Pierre Schaeffer bigraphy, stories - French musicologist

Pierre Schaeffer : biography

August 14, 1910 - August 19, 1995

Pierre Henri Marie Schaeffer (English pronunciation: ; 14 August 1910 – 19 August 1995) was a French composer, writer, broadcaster, engineer, musicologist and acoustician. His innovative work in both the sciences—particularly communications and acoustics—and the various arts of music, literature and radio presentation after the end of World War II, as well as his anti-nuclear activism and cultural criticism garnered him widespread recognition in his lifetime.

Amongst the vast range of works and projects he undertook, Schaeffer is most widely and currently recognized for his accomplishments in electronic and experimental music, at the core of which stands his role as the chief developer of a unique and early form of avant-garde music known as musique concrète. The genre emerged out of Europe from the utilization of new music technology developed in the post-Nazi Germany era, following the advance of electroacoustic and acousmatic music.

Schaeffer's writings (which include written and radio-narrated essays, biographies, short novels, a number of musical treatises and several plays) "Schaeffer taught electronic composition at the Paris Conservatory from 1968 until 1980. His writings include novels, short stories, and essays, as well as theoretical works in music, such as À la recherche d’une musique concrète (1952; 'In Search of a Concrete Music”'), Traité des objets musicaux (1966; 'Treatise on Musical Objects'), and the two-volume Machines à communiquer (1970–72; 'Machines for Communicating')." are often oriented towards his development of the genre, as well as the theoretics and philosophy of music in general.

Today, Schaeffer is considered one of the most influential experimental, electroacoustic and subsequently electronic musicians, having been the first composer to utilize a number of contemporary recording and sampling techniques that are now used worldwide by nearly all record production companies. His collaborative endeavors are considered milestones in the histories of electronic and experimental music.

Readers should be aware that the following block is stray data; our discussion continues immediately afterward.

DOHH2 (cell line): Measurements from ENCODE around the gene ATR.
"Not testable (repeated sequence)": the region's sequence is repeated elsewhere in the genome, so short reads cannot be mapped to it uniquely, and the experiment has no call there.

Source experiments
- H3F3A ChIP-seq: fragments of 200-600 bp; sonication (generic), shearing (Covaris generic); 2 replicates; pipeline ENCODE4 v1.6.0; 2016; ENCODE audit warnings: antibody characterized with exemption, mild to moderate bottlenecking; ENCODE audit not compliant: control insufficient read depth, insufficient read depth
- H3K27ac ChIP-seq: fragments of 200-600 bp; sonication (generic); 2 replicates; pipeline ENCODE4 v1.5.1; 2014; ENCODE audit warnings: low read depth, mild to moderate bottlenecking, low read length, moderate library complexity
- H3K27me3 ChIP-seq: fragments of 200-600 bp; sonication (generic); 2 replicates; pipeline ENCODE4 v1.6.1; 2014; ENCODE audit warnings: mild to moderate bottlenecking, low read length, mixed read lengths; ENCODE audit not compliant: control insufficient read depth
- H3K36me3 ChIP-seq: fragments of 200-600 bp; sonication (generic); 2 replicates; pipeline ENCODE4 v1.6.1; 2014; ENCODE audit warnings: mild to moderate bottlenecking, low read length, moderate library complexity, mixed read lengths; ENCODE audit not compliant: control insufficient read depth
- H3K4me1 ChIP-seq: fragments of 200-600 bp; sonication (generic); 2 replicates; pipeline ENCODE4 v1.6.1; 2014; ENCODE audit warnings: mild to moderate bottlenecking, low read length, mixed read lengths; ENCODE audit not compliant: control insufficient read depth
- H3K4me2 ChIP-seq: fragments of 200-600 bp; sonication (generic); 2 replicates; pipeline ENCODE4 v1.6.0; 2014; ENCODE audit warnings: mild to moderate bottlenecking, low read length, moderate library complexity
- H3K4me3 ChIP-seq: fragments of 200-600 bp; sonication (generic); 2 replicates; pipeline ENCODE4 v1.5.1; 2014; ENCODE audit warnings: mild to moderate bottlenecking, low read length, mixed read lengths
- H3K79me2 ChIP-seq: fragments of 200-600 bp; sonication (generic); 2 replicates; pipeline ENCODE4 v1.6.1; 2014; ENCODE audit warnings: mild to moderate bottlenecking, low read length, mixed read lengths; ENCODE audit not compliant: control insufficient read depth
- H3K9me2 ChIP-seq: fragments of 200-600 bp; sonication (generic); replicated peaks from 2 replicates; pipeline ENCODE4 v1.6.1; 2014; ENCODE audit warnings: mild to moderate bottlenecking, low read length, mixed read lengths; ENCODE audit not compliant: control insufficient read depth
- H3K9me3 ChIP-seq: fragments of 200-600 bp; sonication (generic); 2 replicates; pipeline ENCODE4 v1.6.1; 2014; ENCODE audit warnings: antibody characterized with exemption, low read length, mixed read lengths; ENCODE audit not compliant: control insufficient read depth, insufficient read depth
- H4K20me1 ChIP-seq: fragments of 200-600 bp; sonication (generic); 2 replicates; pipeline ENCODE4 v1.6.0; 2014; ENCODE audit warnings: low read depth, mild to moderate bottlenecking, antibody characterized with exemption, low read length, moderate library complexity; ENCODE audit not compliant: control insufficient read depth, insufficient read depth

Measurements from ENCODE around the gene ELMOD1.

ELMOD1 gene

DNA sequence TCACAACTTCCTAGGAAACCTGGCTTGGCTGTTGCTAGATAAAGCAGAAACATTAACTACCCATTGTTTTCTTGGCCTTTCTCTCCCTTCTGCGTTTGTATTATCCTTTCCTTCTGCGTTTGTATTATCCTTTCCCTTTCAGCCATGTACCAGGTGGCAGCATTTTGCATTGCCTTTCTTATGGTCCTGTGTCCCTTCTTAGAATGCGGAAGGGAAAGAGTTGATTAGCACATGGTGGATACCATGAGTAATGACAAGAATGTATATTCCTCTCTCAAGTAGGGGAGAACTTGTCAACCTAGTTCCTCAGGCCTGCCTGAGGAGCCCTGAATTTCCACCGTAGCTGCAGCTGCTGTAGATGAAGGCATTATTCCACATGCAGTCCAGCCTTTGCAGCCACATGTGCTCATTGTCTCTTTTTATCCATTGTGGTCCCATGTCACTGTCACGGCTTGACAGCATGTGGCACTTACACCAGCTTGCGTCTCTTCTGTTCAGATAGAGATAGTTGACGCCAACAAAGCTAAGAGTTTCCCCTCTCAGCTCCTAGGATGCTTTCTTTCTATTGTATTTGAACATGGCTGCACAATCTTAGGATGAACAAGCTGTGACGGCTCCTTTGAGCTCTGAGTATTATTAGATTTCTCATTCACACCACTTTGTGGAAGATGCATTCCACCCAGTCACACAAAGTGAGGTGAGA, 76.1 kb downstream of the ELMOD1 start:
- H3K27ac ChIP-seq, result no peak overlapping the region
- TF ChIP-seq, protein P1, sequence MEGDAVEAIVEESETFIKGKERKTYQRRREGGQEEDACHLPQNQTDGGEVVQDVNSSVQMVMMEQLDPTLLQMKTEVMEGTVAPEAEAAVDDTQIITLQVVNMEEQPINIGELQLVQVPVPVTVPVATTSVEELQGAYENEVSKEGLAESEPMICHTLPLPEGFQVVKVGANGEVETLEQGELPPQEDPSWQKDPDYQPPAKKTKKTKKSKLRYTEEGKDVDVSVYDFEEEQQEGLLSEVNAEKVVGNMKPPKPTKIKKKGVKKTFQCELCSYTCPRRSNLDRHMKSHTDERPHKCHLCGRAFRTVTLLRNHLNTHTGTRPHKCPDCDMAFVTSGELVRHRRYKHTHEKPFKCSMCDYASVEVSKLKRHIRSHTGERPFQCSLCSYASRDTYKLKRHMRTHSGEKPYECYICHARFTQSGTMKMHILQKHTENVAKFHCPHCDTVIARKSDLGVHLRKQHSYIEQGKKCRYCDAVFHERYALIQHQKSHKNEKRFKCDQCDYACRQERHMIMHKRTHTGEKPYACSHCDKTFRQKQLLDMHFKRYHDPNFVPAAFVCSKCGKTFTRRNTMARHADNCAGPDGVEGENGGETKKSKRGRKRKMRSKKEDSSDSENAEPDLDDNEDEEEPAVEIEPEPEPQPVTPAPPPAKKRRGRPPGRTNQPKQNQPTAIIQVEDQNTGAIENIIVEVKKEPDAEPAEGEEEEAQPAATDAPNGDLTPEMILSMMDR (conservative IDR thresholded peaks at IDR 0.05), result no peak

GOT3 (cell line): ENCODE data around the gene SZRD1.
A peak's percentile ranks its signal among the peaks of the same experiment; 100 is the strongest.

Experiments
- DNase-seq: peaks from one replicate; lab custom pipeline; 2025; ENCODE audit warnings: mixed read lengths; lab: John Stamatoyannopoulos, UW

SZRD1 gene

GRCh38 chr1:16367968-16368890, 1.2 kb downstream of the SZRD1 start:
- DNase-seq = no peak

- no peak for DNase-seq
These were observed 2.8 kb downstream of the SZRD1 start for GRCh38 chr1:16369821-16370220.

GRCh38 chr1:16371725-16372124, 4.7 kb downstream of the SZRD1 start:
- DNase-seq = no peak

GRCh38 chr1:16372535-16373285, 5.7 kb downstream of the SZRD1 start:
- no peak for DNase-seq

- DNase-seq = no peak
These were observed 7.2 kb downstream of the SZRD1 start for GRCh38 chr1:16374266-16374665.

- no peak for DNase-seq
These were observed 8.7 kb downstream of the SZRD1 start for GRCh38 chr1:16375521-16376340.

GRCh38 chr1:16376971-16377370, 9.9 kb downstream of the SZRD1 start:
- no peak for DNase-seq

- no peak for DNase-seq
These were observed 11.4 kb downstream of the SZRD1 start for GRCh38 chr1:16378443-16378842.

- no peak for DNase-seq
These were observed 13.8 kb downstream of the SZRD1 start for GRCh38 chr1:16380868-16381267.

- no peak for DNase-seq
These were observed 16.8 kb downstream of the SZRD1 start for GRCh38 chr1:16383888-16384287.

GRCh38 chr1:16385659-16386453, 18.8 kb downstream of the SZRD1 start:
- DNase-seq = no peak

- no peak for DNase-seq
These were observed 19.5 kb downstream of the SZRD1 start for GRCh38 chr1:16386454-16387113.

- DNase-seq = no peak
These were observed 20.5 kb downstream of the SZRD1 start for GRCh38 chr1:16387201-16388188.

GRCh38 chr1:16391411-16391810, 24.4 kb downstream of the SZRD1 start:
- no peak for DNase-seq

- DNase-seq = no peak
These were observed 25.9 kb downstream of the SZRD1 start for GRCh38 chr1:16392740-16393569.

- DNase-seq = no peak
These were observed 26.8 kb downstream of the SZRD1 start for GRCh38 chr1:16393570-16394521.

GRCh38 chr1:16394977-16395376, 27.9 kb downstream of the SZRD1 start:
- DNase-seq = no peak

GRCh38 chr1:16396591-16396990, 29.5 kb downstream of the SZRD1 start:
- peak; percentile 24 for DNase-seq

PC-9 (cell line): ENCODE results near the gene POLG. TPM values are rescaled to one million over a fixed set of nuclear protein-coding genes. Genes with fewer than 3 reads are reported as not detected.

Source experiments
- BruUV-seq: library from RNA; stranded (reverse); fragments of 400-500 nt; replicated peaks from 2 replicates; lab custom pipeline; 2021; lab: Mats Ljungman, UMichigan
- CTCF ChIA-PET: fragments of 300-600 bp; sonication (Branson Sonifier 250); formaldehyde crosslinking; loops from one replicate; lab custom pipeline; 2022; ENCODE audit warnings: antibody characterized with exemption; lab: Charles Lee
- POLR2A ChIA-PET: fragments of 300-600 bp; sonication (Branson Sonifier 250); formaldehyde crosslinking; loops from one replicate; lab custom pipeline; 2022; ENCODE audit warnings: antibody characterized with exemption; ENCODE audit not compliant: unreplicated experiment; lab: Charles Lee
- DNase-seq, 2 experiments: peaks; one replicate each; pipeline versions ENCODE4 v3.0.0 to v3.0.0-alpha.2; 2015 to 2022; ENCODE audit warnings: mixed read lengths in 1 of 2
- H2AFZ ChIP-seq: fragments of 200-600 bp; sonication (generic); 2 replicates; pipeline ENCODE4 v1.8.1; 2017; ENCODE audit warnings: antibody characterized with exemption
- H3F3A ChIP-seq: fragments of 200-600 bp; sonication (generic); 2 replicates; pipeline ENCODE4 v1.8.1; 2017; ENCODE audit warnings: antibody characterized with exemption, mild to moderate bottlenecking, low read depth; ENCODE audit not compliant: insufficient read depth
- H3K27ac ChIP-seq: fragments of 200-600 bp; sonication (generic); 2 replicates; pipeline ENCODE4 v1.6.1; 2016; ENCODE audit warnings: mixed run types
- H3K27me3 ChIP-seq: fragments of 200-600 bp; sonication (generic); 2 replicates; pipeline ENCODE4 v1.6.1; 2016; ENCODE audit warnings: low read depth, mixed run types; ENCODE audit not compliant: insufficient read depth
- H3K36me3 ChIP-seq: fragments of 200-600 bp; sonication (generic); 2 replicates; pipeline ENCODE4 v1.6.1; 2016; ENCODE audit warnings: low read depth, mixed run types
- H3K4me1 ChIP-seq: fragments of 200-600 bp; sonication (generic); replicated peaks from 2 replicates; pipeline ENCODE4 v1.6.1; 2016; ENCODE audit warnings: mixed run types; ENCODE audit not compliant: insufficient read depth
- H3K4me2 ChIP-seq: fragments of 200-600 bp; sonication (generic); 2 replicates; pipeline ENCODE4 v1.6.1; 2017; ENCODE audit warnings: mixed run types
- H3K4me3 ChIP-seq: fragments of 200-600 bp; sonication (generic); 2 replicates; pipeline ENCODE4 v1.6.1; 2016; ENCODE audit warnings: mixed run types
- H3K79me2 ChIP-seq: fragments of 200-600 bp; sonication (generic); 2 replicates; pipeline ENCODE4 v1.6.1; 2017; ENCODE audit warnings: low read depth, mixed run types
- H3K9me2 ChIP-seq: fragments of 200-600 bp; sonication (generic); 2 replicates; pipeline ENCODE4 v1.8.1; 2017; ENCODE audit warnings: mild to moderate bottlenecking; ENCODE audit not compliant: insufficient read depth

Life

Early life and education

Schaeffer was born in Nancy in 1910. His parents were both musicians (his father a violinist; his mother, a singer), and at first it seemed that Pierre would also take on music as a career. However his parents discouraged his musical pursuits from childhood and had him educated in engineering. He studied at several universities in this inclination, the first of which was Lycée Saint-Sigisbert located in his hometown of Nancy. Afterwards he moved westwards in 1929 to the École Polytechnique in Paris and finally completed his education in the capital at the École supérieure d'électricité, in 1934.

Schaeffer received a diploma in radio broadcasting from the École Polytechnique. He may have also received a similar qualification from the École nationale supérieure des télécommunications, although it is not verifiable as to whether or not he ever actually attended this university.

First experimentations and work in broadcasting and engineering; marriage and fatherhood

Later in 1934 Schaeffer entered his first employment as an engineer, briefly working in telecommunications in Strasbourg. In 1935 he began a relationship with a woman named Elisabeth Schmitt, and later in the year married her and with her had his first child, Marie-Claire Schaeffer. He and his new family then officially relocated to Paris where he joined the Radiodiffusion Française (now called Radiodiffusion-Télévision Française; French for "French Radio and Television Broadcasting") in 1936 and began his work in radio broadcasting and presentation. It was there that he began to move away from his initial interests in telecommunications and to pursue music instead, combining his abilities as an engineer with his passion for sound. In his work at the station, Schaeffer experimented with records and an assortment of other devices—the sounds they made and the applications of those sounds—after convincing the radio station's management to allow him to use their equipment. This period of experimentation was significant for Schaeffer's development, bringing forward many fundamental questions he had on the limits of modern musical expression.

Living octopus

Living octopus

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